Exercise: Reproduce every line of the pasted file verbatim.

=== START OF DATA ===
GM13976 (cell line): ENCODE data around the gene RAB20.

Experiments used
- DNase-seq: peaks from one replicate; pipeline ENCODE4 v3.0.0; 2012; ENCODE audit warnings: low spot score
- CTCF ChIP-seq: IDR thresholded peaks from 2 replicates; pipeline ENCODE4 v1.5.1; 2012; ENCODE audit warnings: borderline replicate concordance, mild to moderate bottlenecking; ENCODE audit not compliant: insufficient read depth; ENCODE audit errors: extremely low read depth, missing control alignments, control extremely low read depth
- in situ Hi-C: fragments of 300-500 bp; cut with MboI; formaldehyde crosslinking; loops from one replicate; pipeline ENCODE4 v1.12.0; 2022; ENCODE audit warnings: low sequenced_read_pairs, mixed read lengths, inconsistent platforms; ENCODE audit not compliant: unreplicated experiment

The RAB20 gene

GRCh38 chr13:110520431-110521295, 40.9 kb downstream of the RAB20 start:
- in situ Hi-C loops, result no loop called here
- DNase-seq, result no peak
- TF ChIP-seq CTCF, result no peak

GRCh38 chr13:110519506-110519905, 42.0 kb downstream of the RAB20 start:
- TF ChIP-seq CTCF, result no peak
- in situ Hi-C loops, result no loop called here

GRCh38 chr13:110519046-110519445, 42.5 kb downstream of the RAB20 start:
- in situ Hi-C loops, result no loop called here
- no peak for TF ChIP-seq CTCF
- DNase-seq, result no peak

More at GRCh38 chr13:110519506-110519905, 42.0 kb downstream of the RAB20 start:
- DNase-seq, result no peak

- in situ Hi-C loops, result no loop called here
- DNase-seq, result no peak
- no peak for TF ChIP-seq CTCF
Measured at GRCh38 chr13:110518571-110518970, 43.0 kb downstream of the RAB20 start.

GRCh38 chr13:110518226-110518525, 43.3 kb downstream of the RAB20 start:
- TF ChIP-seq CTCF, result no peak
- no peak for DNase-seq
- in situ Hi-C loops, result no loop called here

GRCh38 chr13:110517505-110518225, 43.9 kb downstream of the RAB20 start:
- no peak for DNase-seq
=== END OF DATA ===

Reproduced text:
GM13976 (cell line): ENCODE data around the gene RAB20.

Experiments used
- DNase-seq: peaks from one replicate; pipeline ENCODE4 v3.0.0; 2012; ENCODE audit warnings: low spot score
- CTCF ChIP-seq: IDR thresholded peaks from 2 replicates; pipeline ENCODE4 v1.5.1; 2012; ENCODE audit warnings: borderline replicate concordance, mild to moderate bottlenecking; ENCODE audit not compliant: insufficient read depth; ENCODE audit errors: extremely low read depth, missing control alignments, control extremely low read depth
- in situ Hi-C: fragments of 300-500 bp; cut with MboI; formaldehyde crosslinking; loops from one replicate; pipeline ENCODE4 v1.12.0; 2022; ENCODE audit warnings: low sequenced_read_pairs, mixed read lengths, inconsistent platforms; ENCODE audit not compliant: unreplicated experiment

The RAB20 gene

GRCh38 chr13:110520431-110521295, 40.9 kb downstream of the RAB20 start:
- in situ Hi-C loops, result no loop called here
- DNase-seq, result no peak
- TF ChIP-seq CTCF, result no peak

GRCh38 chr13:110519506-110519905, 42.0 kb downstream of the RAB20 start:
- TF ChIP-seq CTCF, result no peak
- in situ Hi-C loops, result no loop called here

GRCh38 chr13:110519046-110519445, 42.5 kb downstream of the RAB20 start:
- in situ Hi-C loops, result no loop called here
- no peak for TF ChIP-seq CTCF
- DNase-seq, result no peak

More at GRCh38 chr13:110519506-110519905, 42.0 kb downstream of the RAB20 start:
- DNase-seq, result no peak

- in situ Hi-C loops, result no loop called here
- DNase-seq, result no peak
- no peak for TF ChIP-seq CTCF
Measured at GRCh38 chr13:110518571-110518970, 43.0 kb downstream of the RAB20 start.

GRCh38 chr13:110518226-110518525, 43.3 kb downstream of the RAB20 start:
- TF ChIP-seq CTCF, result no peak
- no peak for DNase-seq
- in situ Hi-C loops, result no loop called here

GRCh38 chr13:110517505-110518225, 43.9 kb downstream of the RAB20 start:
- no peak for DNase-seq